1927 college football season
|1927 NCAA football season|
|Total # of teams||99|
|Number of bowls||1|
|Bowl games||January 1, 1928|
|Champions||Illinois Fighting Illini
Texas A&M Aggies
The 1927 NCAA football season ended with the Illini of the University of Illinois (7-0-1) being recognized as champion under the Dickinson System. In the Rose Bowl, the Pittsburgh Panthers (8-0-1) were invited to play against the Pacific Coast Conference champion. Though USC and Stanford had identical records in conference play, Stanford was given a chance to "avenge" its 7-7 tie against Alabama in the previous years Rose Bowl. Although an Illinois vs. USC matchup would have been equally plausible for the 1928 Rose Bowl, their Pasadena meeting would have to wait 80 years-- until 2008.
The major rules change in 1927 was the moving of the goal posts from the goal line, to the end of the end zone, where they have been ever since. The move was for both safety reasons and to de-emphasize the kicking game
At season's end, the Rissler Cup was awarded to the team that finished first in the "Dickinson ratings", which considered strength of schedule, in that a win, loss or tie against a "strong" opponent was worth more than one against a lesser team, and the results were averaged.
The Western Conference (later the Big Ten) teams opened their seasons. Minnesota beat North Dakota, 57-10, Michigan beat Ohio Wesleyan, 33-0, and Illinois beat Bradley, 19-0. Pittsburgh beat Grove City College, 33-0; Nebraska beat Iowa State, 6-0; Georgia beat Virginia, 32-0; and Texas A&M beat Southwest Texas 31-0.
October 8 USC edged Oregon State 13-12; Detroit Mercy, fresh from its 6-0 loss at West Point, played at Notre Dame and lost 20-0; Army beat Marquette 21-12; In a battle of Bulldogs, Georgia beat Yale 14-10 in New Haven. Pittsburgh won another shutout, over West Virginia, 49-0;
Minnesota beat Oklahoma State, 40-0, Michigan beat Michigan State, 21-0, and Illinois beat Butler 58-0. At Columbia, Missouri, Missouri beat Nebraska, 7-6, and Texas A&M recorded its third shutout, an 18-0 win over Sewanee.
October 15 USC played at Stanford University in Palo Alto, to a 13-13 tie. Notre Dame and Navy played at Baltimore, with the Irish winning 19-6. Army beat Davis & Elkins College, 27-6 Yale beat Brown 19-0; In Western Conference play, Minnesota and Indiana played to a 14-14 tie Michigan won at Wisconsin, 14-0, Illinois and Iowa State played to a 12-12 tie, Pittsburgh beat Drake 32-0; Nebraska beat Grinnell College 58-0 Furman v. Georgia took place in Athens, Ga., as the University of Georgia hosted the Paladins of Furman University and won, 32-0. Texas A&M surrendered its first points in a 40-6 win over Arkansas.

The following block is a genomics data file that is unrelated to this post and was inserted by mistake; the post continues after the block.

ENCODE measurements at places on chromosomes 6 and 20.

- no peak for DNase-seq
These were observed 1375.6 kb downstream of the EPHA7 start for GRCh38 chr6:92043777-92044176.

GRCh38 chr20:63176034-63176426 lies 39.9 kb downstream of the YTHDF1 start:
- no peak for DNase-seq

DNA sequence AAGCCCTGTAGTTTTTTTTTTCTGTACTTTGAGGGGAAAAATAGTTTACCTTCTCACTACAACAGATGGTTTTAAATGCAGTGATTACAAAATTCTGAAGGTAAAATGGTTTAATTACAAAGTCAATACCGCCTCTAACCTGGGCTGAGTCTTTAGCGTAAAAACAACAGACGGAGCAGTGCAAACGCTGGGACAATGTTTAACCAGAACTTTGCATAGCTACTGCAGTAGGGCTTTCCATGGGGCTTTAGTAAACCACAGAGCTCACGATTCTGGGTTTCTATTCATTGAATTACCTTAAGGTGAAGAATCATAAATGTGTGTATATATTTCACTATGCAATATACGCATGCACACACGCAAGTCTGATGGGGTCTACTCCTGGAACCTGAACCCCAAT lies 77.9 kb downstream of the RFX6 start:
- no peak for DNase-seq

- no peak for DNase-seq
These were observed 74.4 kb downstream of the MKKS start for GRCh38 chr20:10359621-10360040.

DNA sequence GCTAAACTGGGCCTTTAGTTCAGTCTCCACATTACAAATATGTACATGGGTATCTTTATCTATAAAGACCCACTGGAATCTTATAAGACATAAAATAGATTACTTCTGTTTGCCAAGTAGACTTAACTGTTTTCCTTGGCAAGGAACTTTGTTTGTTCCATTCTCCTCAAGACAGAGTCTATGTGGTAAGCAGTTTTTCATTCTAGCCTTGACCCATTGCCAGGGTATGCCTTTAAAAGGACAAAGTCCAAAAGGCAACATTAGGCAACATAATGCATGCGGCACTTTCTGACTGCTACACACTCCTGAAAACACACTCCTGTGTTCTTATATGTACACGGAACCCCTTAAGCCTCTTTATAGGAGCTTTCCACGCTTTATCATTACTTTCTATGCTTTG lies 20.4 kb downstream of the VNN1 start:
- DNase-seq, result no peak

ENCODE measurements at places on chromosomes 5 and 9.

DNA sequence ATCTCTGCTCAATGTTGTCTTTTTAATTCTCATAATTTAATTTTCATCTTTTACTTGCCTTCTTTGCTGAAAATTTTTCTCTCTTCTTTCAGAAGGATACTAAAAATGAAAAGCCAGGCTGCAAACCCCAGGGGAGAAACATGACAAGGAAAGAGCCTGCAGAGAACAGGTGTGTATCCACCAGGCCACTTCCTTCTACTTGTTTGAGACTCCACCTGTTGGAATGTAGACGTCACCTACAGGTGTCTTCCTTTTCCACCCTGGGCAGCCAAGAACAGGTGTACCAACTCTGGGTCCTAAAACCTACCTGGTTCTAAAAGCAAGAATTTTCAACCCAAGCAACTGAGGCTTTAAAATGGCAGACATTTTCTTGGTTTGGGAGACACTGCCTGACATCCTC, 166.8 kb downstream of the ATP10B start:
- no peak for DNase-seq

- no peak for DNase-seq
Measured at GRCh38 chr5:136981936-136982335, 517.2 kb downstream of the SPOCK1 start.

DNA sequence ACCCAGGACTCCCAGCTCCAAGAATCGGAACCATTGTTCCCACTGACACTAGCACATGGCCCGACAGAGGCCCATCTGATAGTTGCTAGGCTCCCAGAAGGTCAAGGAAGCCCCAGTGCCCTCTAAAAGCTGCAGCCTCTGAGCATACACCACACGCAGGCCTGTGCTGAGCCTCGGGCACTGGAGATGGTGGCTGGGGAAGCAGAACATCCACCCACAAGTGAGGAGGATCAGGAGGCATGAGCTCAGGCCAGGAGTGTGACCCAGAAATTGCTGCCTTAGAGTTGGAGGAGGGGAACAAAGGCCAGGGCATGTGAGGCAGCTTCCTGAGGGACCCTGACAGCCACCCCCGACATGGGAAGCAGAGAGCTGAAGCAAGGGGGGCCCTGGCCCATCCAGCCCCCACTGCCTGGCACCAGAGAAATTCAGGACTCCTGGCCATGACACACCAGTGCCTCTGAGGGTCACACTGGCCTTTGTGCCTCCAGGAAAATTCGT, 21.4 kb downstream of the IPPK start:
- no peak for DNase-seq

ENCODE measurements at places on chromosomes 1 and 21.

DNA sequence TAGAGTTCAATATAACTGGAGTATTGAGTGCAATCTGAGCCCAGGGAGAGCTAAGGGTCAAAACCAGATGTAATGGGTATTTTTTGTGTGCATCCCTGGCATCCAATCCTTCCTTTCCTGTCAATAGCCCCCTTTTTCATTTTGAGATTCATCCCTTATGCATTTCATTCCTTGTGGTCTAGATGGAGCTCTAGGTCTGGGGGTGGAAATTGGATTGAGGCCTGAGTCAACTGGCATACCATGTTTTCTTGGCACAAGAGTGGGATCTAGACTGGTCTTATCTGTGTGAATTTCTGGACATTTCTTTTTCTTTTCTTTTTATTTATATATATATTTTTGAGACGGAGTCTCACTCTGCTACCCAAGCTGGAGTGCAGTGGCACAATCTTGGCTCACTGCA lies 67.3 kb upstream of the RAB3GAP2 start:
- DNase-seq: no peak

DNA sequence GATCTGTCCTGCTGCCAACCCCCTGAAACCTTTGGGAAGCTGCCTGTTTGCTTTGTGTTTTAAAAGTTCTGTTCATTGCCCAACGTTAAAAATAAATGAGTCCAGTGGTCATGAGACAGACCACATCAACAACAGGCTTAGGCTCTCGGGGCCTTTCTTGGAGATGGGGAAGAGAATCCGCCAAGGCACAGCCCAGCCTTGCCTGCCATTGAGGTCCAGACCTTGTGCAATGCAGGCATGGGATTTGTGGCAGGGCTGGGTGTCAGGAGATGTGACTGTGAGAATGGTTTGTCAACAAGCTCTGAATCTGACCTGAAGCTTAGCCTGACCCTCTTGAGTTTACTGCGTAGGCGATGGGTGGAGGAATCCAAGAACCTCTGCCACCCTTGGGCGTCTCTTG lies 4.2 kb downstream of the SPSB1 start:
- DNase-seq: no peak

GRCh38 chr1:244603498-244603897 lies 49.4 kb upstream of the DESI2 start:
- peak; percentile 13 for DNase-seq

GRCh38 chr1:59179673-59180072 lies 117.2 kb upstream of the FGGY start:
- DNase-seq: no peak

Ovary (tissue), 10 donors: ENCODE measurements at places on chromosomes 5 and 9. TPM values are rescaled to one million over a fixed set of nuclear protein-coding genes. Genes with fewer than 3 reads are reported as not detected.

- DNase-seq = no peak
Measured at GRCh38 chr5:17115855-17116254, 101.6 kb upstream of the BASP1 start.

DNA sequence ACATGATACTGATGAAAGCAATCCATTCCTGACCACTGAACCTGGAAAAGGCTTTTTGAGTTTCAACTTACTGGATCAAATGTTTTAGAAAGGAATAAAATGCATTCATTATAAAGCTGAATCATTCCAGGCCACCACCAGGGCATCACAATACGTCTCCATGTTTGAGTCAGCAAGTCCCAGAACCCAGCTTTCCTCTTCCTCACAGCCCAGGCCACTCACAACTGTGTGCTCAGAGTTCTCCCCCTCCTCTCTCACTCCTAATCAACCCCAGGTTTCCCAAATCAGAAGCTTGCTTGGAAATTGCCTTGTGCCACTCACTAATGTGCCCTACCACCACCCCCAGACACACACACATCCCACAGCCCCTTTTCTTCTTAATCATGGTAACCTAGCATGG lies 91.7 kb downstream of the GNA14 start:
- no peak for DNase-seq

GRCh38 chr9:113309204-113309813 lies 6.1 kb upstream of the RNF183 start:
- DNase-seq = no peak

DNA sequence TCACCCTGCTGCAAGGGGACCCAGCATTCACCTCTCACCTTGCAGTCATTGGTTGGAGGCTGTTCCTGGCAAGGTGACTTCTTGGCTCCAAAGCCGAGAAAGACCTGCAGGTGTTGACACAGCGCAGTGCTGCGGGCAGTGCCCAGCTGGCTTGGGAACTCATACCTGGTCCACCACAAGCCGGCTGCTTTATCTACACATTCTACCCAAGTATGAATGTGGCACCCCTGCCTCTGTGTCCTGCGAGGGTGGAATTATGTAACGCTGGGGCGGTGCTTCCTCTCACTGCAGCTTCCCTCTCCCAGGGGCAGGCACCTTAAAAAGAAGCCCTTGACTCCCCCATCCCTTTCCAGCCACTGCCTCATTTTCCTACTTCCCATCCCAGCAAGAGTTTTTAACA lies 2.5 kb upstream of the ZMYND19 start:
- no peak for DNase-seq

October 22 USC beat Caltech 51-0 ; Notre Dame beat Indiana 19-6 (4-0) Army and (2-1) Yale met at New Haven, with Yale winning 10-6 Minnesota beat Iowa, 38-0 Michigan beat Ohio State, 21-0, Brown was upset by Lebanon Valley, 13-12 Illinois edged Northwestern, 7-6 Pittsburgh beat crosstown team Carnegie Tech, but not in a shutout (23-7). Nebraska was idle; Georgia beat Auburn, 33-3 Texas A&M played at Texas Christian, and was tied, 0-0.
USC beat California, 13-0 Notre Dame beat Georgia Tech, 26-7 Army beat Bucknell 34-0; Yale beat Dartmouth, 19-0; Minnesota beat Wisconsin, 13-7; Pittsburgh beat Allegheny 62-0; Nebraska beat visiting Syracuse, 21-0; Georgia beat Tulane, 31-0 Texas A&M had beaten Texas Tech, 47-6, in a Friday game.
November 5 USC was idle, while (5-1-1) Stanford and (7-0-0) Washington met in Seattle for a conference game, with Stanford winning 13-7.
Army beat Franklin & Marshall, 45-0; Yale beat Maryland 30-6 Michigan won at Chicago, 14-0 and Illinois beat Iowa 14-0 Pittsburgh and Washington & Jefferson, both (6-0-0), played to a 0-0 tie Nebraska beat Kansas, 47-13; Georgia defeated Florida at Jacksonville, 28-0; Texas A&M beat SMU, 39-13
On Armistice Day, November 11, Texas A&M defeated Rice University in Houston, 14-0.
Yale beat Princeton 14-6; Minnesota beat Drake 27-6; Michigan beat Navy 27-12; Illinois beat Chicago 15-6; Georgia beat Clemson, 32-0 (6-0-1) Pittsburgh and (4-1-0) Nebraska faced off in Pittsburgh, with the Panthers winning 21-13
November 19 USC defeated Washington State, 27-0, while Stanford beat visiting California, 13-6 to close their season at 8-2-1. Though USC, at 8-1-1, had the better overall record, Stanford's two losses at been outside the conference, to St. Mary's and to Santa Clara, and they had tied USC. In PCC play, Stanford and USC both finished 4-0-1, and either could have been invited to play in the 1928 Rose Bowl. The Rose Bowl committee went with Stanford, which had been tied by Alabama in the 1927 New Year's Day game.
Notre Dame beat Drake University in Des Moines, 32-0. Drake, which played against Navy, Pitt, Minnesota, Notre Dame and UCLA, would finish at 3-6-0 Army beat Ursinus College 13-0; Yale closed its season hosting Harvard, and won 14-0; Illinois defeated Ohio State, 13-0 At Ann Arbor, (5-0-2) Minnesota visited (6-1-0) Michigan. The Gophers beat the Wolverines 13-7 to close their seasons. Nebraska won at Kansas State, 33-0 Georgia beat Mercer, 26-7